Crosstrek heads new

Subaru charge

Subaru Crosstrek, 2024, front, off road
Subaru Crosstrek, 2024, nose
Subaru Crosstrek, 2024, front
Subaru Crosstrek, 2024, side
Subaru Crosstrek, 2024, off road
Subaru Crosstrek, 2024, interior

YOU could make a sound argument that Japanese car maker Subaru is the most under appreciated brand in the automotive business.

Intensely proud of its status as a niche manufacturer, the company is enjoying a new lease of life in the UK and ready to take a lead in the charge towards electrification.

There's plenty on the agenda too for a brand which produced 874,000 vehicles last year - not bad for a marque that clearly doesn't design cars for a mass audience - and is targeting one million this year.

Four new SUV models are planned for Subaru's fully electric line-up by the end of 2026, two of which will be new to the UK, and that number will double by 2028.

Just four months ago the latest model from the Japanese brand hit UK streets in the shape of the new Crosstrek, a vehicle with trademark Subaru styling in that it doesn't look like most mainstream compact SUVs.

Replacing the outgoing Subaru XV, the newcomer signals the entry level to the company's range and is available in two trim grades - Limited and Touring - with prices from £34,290.

It comes with a 10 per cent stiffer chassis for improved dynamic performance and ride quality, and like all Scooby models has permanent all-wheel drive.

Another valuable standard feature is the brand's latest Eyesight driver assist tech, equipped with a new stereo camera with a much wider recognition range.

It means the system can identify bicycles and pedestrians at intersections sooner and, when needed, alert the driver and apply brakes to avoid collisions. You also get the useful Blind Spot detection.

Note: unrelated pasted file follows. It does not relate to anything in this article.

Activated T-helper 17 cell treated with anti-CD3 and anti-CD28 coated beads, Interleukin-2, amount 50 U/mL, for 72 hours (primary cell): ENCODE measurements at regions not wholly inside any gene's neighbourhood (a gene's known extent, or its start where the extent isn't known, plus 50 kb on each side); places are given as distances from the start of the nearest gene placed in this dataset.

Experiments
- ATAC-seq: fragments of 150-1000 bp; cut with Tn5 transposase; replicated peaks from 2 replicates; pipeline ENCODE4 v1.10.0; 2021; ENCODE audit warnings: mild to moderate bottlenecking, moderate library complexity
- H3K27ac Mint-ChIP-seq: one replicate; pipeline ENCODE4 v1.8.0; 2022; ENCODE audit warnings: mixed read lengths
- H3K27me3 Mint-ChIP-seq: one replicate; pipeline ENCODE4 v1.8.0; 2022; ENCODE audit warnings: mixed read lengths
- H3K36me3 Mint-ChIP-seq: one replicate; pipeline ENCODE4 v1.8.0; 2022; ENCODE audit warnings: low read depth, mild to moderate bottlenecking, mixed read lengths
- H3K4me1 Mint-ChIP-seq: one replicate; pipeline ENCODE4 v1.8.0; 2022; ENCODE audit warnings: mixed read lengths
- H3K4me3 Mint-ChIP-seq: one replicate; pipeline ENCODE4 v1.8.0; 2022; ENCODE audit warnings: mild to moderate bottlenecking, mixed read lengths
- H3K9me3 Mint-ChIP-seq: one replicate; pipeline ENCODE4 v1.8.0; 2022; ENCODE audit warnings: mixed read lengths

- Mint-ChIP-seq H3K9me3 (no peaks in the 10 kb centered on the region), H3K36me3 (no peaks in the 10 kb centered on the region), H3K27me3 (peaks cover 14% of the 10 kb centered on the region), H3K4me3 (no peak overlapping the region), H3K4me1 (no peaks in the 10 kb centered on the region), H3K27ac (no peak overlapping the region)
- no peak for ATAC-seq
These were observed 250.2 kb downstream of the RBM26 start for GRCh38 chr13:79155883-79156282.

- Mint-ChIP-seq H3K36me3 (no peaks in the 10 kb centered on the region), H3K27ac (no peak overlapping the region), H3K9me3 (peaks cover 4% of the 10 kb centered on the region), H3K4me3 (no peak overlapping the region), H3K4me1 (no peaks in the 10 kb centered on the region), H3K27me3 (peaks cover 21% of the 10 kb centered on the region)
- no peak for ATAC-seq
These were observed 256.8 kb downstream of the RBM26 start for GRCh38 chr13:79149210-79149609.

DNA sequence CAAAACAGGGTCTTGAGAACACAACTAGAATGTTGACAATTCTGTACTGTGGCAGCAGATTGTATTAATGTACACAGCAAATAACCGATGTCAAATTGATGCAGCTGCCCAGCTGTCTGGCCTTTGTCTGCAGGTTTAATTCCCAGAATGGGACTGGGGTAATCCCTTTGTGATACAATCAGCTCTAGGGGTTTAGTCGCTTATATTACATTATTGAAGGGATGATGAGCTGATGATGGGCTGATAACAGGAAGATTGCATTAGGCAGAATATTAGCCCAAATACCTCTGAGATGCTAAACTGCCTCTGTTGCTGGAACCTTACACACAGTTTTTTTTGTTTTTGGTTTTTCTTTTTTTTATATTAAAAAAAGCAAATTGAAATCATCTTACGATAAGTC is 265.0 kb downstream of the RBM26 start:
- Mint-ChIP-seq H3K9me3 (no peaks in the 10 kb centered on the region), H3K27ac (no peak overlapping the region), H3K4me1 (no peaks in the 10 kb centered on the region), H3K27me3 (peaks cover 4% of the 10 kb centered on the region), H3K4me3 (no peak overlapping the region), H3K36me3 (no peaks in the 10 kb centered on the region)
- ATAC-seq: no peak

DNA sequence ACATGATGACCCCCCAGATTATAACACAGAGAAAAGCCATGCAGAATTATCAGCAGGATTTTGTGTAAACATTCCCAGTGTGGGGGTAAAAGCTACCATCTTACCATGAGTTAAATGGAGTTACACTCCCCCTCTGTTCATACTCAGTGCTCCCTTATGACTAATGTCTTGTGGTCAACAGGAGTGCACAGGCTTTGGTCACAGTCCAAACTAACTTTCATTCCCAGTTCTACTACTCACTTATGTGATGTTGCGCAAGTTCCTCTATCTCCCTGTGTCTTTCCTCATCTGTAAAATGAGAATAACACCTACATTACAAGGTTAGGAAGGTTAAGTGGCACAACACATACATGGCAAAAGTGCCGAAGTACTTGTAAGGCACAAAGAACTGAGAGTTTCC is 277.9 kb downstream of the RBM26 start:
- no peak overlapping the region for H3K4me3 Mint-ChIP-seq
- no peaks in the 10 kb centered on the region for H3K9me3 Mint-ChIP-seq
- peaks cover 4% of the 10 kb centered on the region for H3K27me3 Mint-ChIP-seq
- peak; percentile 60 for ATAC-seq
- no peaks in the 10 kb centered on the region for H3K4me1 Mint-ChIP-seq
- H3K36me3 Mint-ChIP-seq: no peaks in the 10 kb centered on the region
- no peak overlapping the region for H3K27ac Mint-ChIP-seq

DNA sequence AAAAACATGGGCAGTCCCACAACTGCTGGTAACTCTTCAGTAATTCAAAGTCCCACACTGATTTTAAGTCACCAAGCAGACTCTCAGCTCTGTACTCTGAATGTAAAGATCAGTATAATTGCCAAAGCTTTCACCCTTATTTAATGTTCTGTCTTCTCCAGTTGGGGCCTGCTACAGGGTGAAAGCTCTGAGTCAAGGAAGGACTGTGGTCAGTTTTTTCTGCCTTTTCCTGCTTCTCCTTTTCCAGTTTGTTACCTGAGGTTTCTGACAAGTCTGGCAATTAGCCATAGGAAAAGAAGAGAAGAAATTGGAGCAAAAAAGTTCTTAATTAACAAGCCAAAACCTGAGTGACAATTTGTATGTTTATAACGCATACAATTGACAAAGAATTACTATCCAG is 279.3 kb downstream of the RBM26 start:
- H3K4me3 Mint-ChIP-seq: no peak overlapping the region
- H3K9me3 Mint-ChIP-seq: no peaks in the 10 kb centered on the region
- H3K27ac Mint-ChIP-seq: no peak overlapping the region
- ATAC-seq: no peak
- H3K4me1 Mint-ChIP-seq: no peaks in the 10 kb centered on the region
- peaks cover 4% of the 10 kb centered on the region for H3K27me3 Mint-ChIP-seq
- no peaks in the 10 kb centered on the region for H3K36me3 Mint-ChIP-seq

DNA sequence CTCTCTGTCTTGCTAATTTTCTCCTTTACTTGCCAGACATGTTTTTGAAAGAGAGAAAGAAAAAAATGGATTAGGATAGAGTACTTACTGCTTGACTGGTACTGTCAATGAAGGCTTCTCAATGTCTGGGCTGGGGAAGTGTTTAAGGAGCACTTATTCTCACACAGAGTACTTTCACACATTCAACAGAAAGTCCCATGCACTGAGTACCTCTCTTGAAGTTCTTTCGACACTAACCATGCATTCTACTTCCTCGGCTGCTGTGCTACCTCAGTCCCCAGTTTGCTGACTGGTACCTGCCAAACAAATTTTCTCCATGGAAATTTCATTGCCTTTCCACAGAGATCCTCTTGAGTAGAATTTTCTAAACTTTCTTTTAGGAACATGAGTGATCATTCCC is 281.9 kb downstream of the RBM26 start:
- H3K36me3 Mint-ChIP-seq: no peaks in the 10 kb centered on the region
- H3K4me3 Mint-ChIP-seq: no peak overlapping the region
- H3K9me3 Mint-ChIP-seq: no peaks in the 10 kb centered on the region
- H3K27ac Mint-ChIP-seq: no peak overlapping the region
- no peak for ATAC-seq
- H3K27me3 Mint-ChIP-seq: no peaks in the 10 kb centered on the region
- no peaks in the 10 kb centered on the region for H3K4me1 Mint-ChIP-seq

Subaru believes the concepts of adventure and versatility are at the heart of the Crosstrek's appeal, so it was apt that the manufacturer's experience event included a challenging off-road course in addition to the main driving routes.

The course, adjacent to Rudding Park in Harrogate, was quite tight but included some challengingly steep hills and inclines - including a section the instructors dubbed the ‘hill of death' - as well as a muddy area that formed the approach to a disused railway tunnel.

All four of the Subaru models made available for driving - the Crosstrek, Outback, Forester and electric Solterra - tackled the terrain and all were fitted as standard with hi-tech systems that made light of the conditions.

Designed with active lifestyles in mind, the Crosstrek's 220mm ground clearance is greater than that of many SUVs, yet it maintains a comfortably low step-in height for both front and rear passenger entry.

Best of all though is the driver-selectable X-MODE with Hill Descent Control set-up which maximises wheel control on slippery surfaces and steep inclines.

And the higher spec Touring variants upgrade to dual-function X-MODE for heightened capability in a wider range of conditions, while all models feature Incline Start Assist, which briefly holds the vehicle while the driver pulls away from a stop on a hill.

Beneath the bonnet is the brand's proven 2.0-litre four-cylinder e-BOXER petrol engine producing 136ps and capable of accelerating from 0-62 in 10.8 seconds and on to a top speed of 123mph. Its official fuel return is 36.8 miles per gallon.

Included on all trim levels is a Lineartronic CVT (Continuously Variable Transmission) which is both slick and quiet while the Touring trim model, a £2,000 upgrade, also features a manual mode with steering wheel paddle shifters.

Out on the road, the Crosstrek is quite lively to drive, feeling smooth, assured, nicely balanced, with a degree of punch when needed.

There's decent space inside for four - five at a push - and oddment space around the car includes bottle holders in all four doors, plenty of cup holders, trays, slots, a lidded container and glovebox.

Load space is handy too, the 315-litre boot area expanding to 922 litres of usable area with the 60:40 seatbacks folded down while the tailgate has a low lift-over height for easier access. All models also come with raised roof rails.

Every Crosstrek is well kitted out too, the likes of an 11.6-inch multimedia touch screen with wireless Android Auto and Apple CarPlay, 17-inch diamond turned alloy wheels, automatic LED steering-responsive headlamps, a rear-view camera, heated front seats and a raft of upgraded safety kit on all models.

You can add refinement to the list as well - on a compact crossover that looks good, drives well and stands out from the ordinary.


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